OG: Well, I can see that. I did like all of that stuff, but it could have been done so much more fluidly by another writer. Caidin, to me, seems like the prototype for Michael Crichton, someone I feel does a better job of mixing the sciency exposition with the story and character. Well, from what little I’ve read from him, that is.
EG: I can’t argue with that. It was infinitely easier to read through, for example, Jurassic Park (you did know that was a book before it was a movie, right OG?) than it was to get through Cyborg. I gotta warn you though, my friend – a lot of hard science fiction suffers from this same problem.
OG: Well, yes, Mr. Smarty Pants, Jurassic Park and The Lost World happen to be two of the Crichton books that I have read.
Anyway, what might have worked better from a storytelling point of view would be to start the novel in first person following the surgery as Steve begins to deal with what has happened and then, through third person flashbacks (better) or through conversations with one of the three exposition-mad characters in this book (worse), we could slowly learn about the accident and the technology that was integrated into his body. That way you dole out the science in bite-sized chunks that also serve the greater story. Instead of what you have now, which is kind of like drinking a gallon of NyQuil prior to eating a delicious piece of cake.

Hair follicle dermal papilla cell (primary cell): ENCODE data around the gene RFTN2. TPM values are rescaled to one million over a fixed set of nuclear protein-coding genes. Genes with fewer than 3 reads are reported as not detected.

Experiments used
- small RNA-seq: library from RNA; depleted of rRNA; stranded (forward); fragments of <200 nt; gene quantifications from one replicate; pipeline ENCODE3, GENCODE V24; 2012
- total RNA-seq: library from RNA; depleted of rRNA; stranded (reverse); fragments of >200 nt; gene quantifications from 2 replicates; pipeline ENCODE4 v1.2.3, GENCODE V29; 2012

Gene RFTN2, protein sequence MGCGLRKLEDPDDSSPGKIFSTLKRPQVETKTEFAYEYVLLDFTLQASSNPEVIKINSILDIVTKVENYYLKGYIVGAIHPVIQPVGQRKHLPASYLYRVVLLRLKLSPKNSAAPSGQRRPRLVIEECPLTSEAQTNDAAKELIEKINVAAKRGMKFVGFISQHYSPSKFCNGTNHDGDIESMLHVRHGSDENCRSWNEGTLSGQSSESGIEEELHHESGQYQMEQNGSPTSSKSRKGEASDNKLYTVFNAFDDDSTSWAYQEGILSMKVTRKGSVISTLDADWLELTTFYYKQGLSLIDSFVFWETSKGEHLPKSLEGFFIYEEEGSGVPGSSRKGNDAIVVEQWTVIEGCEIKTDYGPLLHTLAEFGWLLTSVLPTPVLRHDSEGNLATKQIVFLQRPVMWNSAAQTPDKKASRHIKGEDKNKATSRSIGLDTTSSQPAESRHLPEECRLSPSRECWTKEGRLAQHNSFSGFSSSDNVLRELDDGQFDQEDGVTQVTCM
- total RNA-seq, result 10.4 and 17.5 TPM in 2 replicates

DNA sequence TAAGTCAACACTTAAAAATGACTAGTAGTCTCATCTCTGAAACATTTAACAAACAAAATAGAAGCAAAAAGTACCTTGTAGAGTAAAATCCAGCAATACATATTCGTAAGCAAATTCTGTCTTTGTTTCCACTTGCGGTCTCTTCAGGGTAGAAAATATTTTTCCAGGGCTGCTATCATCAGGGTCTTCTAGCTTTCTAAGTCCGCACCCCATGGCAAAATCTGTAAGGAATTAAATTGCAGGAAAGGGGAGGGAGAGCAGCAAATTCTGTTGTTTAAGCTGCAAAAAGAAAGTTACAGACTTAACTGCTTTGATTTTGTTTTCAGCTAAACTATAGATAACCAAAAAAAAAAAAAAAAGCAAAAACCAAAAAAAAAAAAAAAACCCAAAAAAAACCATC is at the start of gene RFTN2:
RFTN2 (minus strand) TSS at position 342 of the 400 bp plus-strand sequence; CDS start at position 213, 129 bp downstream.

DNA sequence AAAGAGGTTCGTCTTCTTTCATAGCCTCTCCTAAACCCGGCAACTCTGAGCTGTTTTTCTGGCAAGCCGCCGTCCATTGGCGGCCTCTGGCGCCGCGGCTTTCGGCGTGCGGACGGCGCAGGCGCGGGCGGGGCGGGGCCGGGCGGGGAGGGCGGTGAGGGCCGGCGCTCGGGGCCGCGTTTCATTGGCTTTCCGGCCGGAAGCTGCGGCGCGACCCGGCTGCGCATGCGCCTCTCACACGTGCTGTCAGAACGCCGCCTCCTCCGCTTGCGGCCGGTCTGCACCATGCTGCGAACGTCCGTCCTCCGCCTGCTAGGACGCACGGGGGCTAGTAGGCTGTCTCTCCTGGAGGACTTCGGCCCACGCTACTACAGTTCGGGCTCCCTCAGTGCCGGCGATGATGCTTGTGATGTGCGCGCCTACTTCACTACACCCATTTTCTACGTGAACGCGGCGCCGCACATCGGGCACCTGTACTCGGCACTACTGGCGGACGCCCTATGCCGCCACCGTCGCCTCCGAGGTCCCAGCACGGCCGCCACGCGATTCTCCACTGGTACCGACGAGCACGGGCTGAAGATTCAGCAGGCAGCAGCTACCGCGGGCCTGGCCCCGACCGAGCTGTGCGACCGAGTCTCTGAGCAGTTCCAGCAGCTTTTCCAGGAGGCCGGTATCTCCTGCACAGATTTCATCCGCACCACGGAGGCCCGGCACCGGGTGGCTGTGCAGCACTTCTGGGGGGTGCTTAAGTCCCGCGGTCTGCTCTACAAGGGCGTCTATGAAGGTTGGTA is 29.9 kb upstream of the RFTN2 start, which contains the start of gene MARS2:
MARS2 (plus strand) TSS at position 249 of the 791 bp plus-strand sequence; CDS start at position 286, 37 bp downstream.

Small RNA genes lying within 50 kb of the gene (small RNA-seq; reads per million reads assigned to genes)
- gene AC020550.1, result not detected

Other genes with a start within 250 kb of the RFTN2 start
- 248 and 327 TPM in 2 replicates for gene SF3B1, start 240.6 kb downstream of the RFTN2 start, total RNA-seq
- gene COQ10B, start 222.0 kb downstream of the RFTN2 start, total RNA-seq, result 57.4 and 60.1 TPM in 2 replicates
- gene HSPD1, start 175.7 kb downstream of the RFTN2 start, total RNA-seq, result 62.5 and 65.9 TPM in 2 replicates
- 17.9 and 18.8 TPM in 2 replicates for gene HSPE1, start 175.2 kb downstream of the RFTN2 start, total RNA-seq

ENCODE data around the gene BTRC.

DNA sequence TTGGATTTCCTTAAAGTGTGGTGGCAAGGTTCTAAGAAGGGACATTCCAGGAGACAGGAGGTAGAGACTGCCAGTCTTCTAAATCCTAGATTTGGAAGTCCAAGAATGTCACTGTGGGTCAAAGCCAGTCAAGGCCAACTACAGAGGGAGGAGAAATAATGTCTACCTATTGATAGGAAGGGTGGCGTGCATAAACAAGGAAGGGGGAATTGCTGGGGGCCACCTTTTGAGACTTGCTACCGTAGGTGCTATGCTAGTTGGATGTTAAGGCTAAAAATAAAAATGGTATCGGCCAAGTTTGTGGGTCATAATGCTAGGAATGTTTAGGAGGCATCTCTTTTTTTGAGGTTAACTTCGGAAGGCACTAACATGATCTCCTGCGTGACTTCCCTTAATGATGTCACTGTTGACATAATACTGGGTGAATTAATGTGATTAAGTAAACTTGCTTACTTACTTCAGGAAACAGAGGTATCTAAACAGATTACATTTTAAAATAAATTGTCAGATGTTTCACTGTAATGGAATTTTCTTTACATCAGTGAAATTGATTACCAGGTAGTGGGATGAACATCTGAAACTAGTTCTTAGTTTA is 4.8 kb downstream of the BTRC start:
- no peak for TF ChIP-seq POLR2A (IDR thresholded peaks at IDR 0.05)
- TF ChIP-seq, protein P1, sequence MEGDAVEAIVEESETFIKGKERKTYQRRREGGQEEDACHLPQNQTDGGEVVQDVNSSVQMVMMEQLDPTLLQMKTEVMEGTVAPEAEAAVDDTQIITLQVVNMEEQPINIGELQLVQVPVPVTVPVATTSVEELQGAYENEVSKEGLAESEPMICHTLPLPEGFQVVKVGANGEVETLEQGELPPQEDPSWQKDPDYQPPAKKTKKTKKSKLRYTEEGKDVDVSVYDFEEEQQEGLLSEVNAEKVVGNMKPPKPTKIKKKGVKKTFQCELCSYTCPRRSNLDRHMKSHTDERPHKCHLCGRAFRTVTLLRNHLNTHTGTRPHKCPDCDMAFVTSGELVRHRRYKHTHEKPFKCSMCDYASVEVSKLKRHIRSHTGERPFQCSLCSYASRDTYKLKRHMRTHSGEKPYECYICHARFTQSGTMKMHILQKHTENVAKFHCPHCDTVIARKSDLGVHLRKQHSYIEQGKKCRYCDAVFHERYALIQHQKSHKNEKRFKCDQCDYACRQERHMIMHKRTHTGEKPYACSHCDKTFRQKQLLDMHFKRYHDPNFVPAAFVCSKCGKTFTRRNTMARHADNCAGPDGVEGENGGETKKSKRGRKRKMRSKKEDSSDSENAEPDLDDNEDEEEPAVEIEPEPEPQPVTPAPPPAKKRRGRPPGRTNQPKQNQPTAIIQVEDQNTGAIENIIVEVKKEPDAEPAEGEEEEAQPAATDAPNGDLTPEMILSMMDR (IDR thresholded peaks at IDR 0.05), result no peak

EG: Yeah, I went in expecting something closer to the TV show, but instead I got a hard science fiction book that turned into a spy thriller. And, being totally honest, I’ll admit – I was very happy once we moved beyond the hard science fiction and into the spy stuff. I didn’t dislike the hard SF, it is just that, as you mentioned, long sections of pseudo-science technical explanation and testing can become…tedious. Getting to the application of Steve Austin’s cybernetic enhancements was much more interesting. Perhaps Caidin could have focused on each of the cybernetics as they were about to be used, giving the explanation, and then immediately going into an application.
OG: I think so. And, I too welcomed the fact that this wasn’t just a big hunk of American cheese with dubious “science” on top. I mean, the TV show is cool for what it was, but had that been all the book was, it might have been easier for me to get through, but wouldn’t have been as interesting. That said, I wouldn’t have minded in the slightest if Caidin had dropped the dusty realism just long enough to give our boy that cool telescoping eye from the show. A camera is fine and all and perhaps more plausible. But, come on! We’d all gladly suspend some disbelief in favor of a telescoping eye! By the way, do you recall Steve Austin having a dart-shooting finger in the show?